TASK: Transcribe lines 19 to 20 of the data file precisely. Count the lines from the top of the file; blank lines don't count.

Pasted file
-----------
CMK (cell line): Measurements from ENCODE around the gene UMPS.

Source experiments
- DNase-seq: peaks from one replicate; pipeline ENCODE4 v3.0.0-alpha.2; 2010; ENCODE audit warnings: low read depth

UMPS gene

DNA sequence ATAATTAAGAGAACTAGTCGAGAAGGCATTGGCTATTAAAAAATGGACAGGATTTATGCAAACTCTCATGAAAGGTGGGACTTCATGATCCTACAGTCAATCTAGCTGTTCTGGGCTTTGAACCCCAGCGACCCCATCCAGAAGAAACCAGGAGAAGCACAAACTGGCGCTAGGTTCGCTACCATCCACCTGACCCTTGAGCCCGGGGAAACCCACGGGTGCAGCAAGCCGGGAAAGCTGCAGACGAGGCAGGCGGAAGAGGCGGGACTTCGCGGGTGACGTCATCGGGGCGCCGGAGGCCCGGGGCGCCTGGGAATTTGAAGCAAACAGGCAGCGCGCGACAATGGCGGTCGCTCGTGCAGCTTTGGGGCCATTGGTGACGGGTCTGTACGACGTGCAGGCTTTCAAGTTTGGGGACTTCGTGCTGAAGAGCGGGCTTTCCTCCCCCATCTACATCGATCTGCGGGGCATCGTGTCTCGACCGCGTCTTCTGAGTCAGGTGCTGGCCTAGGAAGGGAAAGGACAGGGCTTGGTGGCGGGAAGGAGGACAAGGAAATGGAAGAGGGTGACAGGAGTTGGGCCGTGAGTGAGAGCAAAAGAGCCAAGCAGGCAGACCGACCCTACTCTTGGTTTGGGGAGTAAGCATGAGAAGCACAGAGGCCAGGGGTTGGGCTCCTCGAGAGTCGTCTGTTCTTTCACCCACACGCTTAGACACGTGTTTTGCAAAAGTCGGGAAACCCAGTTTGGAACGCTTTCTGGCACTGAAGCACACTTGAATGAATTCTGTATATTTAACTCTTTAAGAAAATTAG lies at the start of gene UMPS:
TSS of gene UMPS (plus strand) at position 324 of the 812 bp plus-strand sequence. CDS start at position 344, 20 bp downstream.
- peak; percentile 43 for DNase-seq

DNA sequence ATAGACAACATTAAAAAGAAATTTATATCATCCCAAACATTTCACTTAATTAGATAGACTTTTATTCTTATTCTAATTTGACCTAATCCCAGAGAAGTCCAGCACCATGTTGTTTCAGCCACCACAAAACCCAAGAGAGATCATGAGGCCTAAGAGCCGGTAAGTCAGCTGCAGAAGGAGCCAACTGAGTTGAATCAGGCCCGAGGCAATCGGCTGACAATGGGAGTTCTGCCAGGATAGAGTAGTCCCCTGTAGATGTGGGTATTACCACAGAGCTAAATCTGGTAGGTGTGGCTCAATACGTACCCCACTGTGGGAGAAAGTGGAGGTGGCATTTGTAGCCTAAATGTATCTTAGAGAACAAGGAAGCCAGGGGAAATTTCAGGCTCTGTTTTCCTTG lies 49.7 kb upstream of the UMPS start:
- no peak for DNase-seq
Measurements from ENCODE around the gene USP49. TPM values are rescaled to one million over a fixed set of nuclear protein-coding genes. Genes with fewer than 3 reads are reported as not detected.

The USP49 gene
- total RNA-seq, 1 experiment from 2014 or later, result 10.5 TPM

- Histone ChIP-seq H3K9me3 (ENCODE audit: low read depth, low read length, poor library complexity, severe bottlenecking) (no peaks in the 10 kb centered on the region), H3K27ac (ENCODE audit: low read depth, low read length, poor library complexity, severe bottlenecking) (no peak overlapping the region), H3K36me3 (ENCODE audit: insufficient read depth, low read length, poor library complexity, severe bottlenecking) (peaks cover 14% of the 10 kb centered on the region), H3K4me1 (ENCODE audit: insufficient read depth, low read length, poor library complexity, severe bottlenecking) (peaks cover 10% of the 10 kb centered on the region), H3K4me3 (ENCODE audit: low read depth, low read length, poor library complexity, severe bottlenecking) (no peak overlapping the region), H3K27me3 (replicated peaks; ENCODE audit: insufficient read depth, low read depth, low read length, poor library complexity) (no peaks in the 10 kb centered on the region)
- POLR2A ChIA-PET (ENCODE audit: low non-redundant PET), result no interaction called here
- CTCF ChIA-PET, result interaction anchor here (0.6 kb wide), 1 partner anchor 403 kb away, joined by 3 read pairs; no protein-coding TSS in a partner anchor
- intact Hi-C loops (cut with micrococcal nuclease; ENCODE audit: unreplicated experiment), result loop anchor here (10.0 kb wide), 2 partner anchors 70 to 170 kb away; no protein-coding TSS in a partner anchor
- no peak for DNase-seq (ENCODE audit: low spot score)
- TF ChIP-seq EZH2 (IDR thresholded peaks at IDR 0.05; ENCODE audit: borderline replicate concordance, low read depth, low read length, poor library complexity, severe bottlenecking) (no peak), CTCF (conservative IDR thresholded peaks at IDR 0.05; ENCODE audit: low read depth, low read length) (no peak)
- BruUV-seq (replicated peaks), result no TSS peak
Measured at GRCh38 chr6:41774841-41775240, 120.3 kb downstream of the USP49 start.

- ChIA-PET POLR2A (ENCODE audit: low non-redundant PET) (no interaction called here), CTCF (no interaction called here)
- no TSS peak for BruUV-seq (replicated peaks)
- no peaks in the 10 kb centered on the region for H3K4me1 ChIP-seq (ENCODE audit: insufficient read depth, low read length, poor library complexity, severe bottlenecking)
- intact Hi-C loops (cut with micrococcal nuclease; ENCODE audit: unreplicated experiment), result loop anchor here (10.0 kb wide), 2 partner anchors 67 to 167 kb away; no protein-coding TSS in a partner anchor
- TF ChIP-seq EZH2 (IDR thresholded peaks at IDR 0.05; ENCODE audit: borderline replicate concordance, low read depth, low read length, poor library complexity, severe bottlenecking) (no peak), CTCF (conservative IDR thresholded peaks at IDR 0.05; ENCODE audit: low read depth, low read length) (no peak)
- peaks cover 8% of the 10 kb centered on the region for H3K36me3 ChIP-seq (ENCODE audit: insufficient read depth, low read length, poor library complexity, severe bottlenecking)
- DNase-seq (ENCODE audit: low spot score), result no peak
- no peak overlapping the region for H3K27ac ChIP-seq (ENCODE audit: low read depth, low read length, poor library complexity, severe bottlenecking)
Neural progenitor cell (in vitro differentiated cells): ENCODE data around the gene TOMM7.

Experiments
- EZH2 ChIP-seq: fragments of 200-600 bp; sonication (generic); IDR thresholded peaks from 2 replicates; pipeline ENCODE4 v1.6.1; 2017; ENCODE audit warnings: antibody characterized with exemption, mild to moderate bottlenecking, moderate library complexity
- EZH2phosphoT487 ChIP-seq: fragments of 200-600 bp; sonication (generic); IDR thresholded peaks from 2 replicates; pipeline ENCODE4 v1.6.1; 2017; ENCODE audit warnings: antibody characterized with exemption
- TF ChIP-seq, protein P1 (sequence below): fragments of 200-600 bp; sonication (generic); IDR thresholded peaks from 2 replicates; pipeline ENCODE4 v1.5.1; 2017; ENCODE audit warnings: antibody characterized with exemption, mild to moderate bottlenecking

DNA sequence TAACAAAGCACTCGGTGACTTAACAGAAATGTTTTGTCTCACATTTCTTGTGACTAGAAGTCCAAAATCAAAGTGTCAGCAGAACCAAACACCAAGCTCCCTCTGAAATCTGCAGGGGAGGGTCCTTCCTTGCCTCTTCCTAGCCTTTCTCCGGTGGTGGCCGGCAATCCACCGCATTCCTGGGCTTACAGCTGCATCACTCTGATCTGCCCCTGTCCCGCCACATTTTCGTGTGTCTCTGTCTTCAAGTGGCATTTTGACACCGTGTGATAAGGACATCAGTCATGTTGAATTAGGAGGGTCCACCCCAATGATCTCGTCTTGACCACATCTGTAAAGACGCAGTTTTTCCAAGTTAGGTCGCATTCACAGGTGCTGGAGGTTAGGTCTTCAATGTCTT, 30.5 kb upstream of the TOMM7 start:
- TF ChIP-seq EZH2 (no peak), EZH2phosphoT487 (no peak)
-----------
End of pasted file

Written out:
- BruUV-seq (replicated peaks), result no TSS peak
Measured at GRCh38 chr6:41774841-41775240, 120.3 kb downstream of the USP49 start.